In a previous article, we quoted the following from OSHA (Occupational Health and Safety Administration): American workers and employers want safe and healthful places in which to work.  They want everyone on the job to go home whole and healthy each day.   This applies to workers all over the world.  There should be zero tolerance for sexual harassment – at work, or elsewhere.   An explanation of the company’s policy against sexual harassment should be posted for every employee’s information.

Federal U.S. law prohibits sexual harassment in the workplace under Title VII of the1964 Civil Rights Act, as amended.  Title VII applies to private and most public employers, labor organizations, employment agencies, and joint employer-union apprenticeship programs with 15 or more employees.  The law makes certain employers are responsible for preventing and stopping sexual harassment that occurs on the job.  Retaliation is also against the law.  If someone takes revenge against a person who complains about sexual harassment, i.e.,  as being made to take an unpaid leave of absence, or given a less desirable job in the same or different department – this is an example of retaliation. 

There are many kinds of conduct of a sexual nature that workers should let the harasser know are unwelcome.  Some examples of behavior that is unacceptable are:

  1. Verbal or written: personal behavior, comments about clothing or a person’s body; sexual jokes, sexual innuendoes, spreading rumors about a person’s private life; threatening a person, repeatedly calling them on the phone.
  2. Physical: Assault, blocking movement; inappropriate touching of a person; putting their arms around a person (uninvited.)
  3. Visual: Drawings, pictures, screensavers or emails of a sexual nature.
  4. Nonverbal: Looking up and down a person’s body; derogatory gestures; following  (stalking) them.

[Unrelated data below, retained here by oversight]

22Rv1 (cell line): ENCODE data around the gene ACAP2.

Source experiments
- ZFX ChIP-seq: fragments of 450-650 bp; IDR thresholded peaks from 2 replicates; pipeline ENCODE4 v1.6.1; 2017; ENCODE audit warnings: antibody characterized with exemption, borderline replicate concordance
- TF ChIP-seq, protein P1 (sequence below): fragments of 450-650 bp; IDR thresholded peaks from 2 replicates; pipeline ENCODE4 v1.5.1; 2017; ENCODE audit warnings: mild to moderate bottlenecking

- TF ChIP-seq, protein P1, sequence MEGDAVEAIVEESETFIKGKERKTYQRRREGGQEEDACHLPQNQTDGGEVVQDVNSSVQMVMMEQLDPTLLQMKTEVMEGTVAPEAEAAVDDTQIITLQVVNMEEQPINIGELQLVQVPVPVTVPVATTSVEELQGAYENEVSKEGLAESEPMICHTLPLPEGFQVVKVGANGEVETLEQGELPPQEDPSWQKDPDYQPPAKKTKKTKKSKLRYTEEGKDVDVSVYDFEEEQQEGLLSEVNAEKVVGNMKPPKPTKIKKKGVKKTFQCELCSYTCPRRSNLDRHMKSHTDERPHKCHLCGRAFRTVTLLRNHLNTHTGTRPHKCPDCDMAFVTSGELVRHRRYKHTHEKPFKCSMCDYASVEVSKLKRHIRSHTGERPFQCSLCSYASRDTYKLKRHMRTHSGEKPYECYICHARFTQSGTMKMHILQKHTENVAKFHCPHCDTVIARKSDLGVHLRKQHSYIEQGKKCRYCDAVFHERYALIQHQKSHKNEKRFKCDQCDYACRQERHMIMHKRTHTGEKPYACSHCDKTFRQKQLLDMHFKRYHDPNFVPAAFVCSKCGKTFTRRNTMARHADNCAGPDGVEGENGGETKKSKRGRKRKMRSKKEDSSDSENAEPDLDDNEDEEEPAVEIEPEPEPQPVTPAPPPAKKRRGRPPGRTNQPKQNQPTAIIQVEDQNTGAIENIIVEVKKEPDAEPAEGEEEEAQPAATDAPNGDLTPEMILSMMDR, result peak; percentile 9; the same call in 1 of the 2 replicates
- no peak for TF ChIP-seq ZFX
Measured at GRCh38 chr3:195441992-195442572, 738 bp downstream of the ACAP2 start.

Although you may be embarrassed to report your concerns, companies cannot be legally responsible for taking care of the situation until they know about it.  It is important that you document and ask witnesses (if involved) to sign your documents.  Write down dates, places, times, and everything that has happened.  One incident may not constitute sexual harassment, unless it is rape or attempted rape.  Several incidents of unwelcome conduct may add up to harassment.   It is best if you report the harassment in writing.   Your employer must know in order to be responsible for a coworker, supervisor, client, or customer’s actions.  These reports should be kept in your personnel file, which you have a right to review at any time.  Also, keep copies of all paperwork at home or in another location, away from the workplace. 

It is a shame that there are “bullies” in most workplaces.  If you are approached in an unpleasant manner, tell the person “NO” and let them know you mean it; ask if this is the way they would behave in front of their spouse or family members; or how would they like to have their actions recorded on your cell phone, on a camera at work, or even reported in the news?  Hopefully, that would be enough to cause them to back off. 

There are acts of discrimination against persons because of their race, national origin, religion, age, disability, and sexual orientation.  Unwelcome conduct creates an abusive and hostile work environment, not only for the target of the abuse, but to employees as well.  We all have the right to expect to go to work each day and not have to worry about being made to feel uncomfortable or threatened.